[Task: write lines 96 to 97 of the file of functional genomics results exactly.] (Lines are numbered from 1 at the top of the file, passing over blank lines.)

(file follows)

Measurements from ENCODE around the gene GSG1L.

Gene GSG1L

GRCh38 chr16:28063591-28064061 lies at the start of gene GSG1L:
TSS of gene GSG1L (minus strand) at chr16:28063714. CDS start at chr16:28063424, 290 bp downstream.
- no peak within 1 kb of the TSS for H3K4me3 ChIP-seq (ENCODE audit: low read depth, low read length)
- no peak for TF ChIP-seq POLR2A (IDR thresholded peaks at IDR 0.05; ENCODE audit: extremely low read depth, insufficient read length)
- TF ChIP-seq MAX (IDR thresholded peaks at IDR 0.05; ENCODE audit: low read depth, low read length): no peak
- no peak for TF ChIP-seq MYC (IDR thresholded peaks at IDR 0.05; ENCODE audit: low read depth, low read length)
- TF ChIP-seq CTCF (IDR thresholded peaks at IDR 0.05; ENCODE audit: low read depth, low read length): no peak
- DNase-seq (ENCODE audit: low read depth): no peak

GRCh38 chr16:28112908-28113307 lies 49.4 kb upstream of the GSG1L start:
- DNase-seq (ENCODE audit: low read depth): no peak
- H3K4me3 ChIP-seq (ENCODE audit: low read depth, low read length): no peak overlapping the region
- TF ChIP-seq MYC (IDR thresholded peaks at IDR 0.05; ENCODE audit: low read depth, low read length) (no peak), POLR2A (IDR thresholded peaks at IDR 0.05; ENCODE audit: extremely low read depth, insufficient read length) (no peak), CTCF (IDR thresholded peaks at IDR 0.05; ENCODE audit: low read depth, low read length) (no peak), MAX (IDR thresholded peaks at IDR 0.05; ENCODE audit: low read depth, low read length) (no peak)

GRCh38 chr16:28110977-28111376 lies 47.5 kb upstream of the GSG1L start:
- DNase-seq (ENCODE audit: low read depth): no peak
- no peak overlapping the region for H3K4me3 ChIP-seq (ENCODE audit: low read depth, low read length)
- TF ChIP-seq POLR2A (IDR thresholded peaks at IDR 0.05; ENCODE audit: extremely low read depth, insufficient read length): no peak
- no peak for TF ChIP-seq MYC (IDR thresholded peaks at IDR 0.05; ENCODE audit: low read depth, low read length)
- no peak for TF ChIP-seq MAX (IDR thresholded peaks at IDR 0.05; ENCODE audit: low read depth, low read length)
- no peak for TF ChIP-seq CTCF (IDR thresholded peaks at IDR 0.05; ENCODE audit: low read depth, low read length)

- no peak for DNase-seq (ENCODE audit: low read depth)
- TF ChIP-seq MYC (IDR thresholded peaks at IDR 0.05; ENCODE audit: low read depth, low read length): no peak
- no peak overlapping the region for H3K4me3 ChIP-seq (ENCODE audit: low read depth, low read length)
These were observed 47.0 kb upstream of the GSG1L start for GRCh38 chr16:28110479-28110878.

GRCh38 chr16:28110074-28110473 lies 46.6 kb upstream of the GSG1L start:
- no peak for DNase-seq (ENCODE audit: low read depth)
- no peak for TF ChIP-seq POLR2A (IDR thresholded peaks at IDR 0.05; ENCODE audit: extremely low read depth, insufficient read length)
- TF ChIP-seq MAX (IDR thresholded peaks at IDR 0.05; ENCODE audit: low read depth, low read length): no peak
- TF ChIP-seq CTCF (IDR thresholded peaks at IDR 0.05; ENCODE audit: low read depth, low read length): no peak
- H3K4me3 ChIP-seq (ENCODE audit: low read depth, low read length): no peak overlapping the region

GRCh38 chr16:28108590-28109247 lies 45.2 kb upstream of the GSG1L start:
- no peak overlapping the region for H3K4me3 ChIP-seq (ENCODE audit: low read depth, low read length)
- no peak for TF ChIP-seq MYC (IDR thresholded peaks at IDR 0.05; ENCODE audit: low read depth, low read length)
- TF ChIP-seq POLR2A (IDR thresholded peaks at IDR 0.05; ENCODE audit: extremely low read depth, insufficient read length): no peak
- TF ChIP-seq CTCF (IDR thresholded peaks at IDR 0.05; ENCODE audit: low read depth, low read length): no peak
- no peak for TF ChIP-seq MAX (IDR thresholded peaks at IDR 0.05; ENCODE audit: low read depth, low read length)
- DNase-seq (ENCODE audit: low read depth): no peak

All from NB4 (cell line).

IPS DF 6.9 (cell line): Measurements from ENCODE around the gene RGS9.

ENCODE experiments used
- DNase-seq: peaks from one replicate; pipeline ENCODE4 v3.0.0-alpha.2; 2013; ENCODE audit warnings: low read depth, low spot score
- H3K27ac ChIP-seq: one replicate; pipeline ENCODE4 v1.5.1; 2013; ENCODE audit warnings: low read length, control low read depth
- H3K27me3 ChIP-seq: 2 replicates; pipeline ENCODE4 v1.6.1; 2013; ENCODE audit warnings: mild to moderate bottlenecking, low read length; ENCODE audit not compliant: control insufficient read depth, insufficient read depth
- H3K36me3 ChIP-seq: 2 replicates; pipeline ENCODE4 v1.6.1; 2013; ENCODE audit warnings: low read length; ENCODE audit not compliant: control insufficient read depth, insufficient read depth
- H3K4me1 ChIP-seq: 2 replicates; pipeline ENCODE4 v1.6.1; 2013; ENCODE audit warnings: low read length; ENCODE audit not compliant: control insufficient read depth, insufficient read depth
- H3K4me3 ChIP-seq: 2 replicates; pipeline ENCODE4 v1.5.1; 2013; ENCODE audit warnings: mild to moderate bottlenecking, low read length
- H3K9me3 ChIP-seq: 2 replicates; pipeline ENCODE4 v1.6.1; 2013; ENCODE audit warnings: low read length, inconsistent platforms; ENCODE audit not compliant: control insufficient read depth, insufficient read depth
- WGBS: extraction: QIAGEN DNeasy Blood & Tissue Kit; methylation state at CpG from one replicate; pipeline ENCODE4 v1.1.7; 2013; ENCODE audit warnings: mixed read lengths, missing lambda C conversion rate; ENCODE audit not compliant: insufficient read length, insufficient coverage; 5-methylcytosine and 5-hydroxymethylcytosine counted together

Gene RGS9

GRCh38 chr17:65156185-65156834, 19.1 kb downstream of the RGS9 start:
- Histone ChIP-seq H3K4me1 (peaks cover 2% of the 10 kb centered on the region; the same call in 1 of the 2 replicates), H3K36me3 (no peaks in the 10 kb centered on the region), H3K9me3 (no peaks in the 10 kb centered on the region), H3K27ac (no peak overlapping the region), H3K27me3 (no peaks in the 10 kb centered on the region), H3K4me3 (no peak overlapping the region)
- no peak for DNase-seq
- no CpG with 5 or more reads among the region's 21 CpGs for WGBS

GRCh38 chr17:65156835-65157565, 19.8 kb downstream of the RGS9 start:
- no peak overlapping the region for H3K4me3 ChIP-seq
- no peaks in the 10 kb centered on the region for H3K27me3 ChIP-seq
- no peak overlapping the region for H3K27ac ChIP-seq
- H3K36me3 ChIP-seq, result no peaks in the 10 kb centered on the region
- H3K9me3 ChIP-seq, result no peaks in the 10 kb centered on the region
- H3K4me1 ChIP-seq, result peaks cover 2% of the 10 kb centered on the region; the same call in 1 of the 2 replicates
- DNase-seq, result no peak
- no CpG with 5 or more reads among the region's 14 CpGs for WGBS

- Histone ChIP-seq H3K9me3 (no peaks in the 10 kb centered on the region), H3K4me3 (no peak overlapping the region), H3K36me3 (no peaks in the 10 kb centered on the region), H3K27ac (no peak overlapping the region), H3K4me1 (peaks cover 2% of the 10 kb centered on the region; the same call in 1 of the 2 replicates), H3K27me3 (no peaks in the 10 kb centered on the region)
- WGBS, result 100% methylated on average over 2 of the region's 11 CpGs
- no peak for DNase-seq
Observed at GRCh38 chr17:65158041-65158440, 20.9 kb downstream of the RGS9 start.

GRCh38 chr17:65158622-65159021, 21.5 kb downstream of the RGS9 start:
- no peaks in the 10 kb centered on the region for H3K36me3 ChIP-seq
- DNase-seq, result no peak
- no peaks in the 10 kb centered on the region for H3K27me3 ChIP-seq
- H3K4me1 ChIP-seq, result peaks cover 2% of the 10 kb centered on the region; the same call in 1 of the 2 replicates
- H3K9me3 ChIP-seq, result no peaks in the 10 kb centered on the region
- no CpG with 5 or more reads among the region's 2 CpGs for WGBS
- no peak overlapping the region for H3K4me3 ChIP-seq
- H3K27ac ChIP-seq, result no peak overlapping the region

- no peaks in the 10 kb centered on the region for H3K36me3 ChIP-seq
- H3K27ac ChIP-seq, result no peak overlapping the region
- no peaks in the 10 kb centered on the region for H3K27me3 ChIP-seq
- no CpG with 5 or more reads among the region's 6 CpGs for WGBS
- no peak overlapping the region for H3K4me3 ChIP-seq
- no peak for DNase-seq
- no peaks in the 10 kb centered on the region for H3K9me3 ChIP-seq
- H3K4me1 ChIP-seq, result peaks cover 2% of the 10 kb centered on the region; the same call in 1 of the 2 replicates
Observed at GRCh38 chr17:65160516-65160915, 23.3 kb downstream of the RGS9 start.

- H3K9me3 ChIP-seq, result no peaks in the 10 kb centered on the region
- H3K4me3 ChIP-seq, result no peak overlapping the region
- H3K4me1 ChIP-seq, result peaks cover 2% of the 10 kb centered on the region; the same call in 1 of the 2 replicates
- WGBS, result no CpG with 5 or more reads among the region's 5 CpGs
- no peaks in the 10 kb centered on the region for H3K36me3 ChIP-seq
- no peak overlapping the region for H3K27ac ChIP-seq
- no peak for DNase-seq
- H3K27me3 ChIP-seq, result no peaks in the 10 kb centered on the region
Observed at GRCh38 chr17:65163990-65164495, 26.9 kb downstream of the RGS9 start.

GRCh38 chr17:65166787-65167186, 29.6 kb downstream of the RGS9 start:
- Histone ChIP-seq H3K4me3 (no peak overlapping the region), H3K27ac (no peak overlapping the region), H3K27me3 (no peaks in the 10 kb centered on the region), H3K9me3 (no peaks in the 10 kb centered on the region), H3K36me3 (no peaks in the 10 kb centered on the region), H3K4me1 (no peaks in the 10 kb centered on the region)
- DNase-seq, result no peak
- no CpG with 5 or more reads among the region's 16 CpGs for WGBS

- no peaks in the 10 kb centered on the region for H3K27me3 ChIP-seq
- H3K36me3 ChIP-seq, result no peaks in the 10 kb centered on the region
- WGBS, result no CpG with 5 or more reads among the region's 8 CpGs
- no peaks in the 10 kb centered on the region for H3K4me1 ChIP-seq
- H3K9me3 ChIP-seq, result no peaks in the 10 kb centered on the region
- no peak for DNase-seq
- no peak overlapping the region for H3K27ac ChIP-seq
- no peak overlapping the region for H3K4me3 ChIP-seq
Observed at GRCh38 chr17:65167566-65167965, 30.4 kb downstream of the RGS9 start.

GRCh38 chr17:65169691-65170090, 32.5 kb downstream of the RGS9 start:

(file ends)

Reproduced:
- Histone ChIP-seq H3K4me3 (no peak overlapping the region), H3K27ac (no peak overlapping the region), H3K27me3 (no peaks in the 10 kb centered on the region), H3K9me3 (no peaks in the 10 kb centered on the region), H3K36me3 (no peaks in the 10 kb centered on the region), H3K4me1 (no peaks in the 10 kb centered on the region)
- DNase-seq, result no peak